The presence of a serial killer is the horror element here, but despite that, this one doesn’t quite make the leap into horror territory. That’s because it doesn’t use the serial killer like a horror creation; there are hardly any stalking scenes, the murders take place off the screen, and in some cases you don’t even get a chance to see the dead body. In fact, it’s treated more as a mystery; the movie spends a lot of its running time on the police investigation or the attempts of the girls to figure out the killer’s identity. As a mystery, it’s not too bad; trying to figure whodunit is fun, and the characters actually become a bit more likable as the story continues, but that last phenomenon may be due to the fact that it’s the unpleasant characters that get knocked off. I rather liked the film, but that’s because I warmed to its mystery approach; those expecting a full-blown horror movie will be bored quickly by this one.

Deadly Intruder (1988)

Article 4981 by Dave Sindelar
Date: 11-7-2015
Directed by John McCauley
Featuring Chris Holder, Molly Cheek, Tony Crupi
Country: USA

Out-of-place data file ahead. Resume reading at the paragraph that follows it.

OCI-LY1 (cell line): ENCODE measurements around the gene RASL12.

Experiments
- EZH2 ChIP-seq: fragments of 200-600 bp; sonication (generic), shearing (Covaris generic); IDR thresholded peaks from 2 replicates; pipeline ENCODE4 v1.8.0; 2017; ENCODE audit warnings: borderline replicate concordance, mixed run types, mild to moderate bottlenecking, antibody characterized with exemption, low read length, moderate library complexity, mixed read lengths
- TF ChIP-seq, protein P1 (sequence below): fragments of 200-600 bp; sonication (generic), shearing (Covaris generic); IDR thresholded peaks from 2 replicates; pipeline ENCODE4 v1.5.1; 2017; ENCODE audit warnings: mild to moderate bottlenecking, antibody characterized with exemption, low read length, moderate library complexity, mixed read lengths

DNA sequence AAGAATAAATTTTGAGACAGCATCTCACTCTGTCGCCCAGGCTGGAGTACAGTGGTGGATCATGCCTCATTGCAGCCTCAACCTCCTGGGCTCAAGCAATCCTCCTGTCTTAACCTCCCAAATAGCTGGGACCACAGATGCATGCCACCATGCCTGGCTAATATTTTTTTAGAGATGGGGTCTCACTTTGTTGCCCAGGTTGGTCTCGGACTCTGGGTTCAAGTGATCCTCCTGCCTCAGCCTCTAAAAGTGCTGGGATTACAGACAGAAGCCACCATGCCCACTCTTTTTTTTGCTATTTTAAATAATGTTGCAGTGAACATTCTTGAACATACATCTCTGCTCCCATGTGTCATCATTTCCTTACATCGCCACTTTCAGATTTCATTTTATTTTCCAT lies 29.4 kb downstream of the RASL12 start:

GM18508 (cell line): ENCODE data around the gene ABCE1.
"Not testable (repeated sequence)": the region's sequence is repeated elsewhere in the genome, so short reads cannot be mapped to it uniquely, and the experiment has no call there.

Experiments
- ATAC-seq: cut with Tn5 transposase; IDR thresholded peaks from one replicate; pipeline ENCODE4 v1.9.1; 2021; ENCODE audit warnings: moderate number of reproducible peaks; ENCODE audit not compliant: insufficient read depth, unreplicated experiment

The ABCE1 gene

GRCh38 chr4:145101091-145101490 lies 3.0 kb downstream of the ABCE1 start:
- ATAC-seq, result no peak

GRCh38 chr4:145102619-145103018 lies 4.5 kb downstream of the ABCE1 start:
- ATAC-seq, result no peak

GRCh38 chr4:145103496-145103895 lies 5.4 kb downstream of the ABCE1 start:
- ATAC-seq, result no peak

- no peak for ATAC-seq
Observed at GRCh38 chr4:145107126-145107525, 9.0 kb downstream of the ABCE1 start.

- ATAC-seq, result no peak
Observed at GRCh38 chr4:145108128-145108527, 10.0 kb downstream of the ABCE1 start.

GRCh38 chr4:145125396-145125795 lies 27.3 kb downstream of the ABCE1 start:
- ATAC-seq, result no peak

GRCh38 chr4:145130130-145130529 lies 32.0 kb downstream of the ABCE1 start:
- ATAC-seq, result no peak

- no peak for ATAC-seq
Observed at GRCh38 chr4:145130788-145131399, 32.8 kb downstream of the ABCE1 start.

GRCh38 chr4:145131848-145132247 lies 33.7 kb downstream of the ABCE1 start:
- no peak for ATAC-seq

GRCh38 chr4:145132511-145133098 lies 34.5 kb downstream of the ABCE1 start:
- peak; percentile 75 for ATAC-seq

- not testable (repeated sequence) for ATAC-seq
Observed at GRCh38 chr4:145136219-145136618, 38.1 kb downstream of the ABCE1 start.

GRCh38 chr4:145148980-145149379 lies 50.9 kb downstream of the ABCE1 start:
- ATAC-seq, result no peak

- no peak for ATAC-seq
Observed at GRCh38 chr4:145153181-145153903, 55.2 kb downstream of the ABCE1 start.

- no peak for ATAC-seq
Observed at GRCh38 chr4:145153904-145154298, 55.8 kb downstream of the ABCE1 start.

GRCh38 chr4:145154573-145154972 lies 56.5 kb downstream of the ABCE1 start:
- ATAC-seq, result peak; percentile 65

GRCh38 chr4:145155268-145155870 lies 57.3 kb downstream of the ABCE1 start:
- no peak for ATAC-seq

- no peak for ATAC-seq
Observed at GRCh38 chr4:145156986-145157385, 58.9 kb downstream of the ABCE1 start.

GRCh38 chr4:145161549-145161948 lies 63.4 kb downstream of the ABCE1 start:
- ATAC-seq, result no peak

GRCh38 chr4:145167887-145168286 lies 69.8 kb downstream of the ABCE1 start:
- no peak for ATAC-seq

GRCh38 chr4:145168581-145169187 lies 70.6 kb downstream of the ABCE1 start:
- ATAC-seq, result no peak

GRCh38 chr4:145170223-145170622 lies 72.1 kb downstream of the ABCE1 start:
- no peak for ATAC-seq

What it is: Psycho killer on the loose

A serial killer is on the loose. Will a woman living alone in a country house be safe?

To its credit, this movie has one real surprise up its sleeve, and it plays it well; though I was able to guess half of it, the other half caught me off guard. The question is: how many people are going to make it far enough into the movie to reach the surprise? Up to that point, the movie had done such a good job of convincing me that nothing new or interesting was going to happen that if I weren’t dedicated to sitting through all of these movies, I might well have given up on this one after the first thirty minutes or so. For that matter, the movie doesn’t do much else that is interesting after the surprise, either. Other than that, the only other interesting thing about the movie is that it features one-time child star Danny Bonaduce in the cast. It’s mostly just a tired serial-killer movie of which there are better examples out there.

Dark Mansions (1986)

Article 4980 by Dave Sindelar
Date: 11-6-2015
Directed by Jerry London
Featuring Joan Fontaine, Michael York, Paul Shenar
Country: USA
What it is: TV-Movie Gothic thriller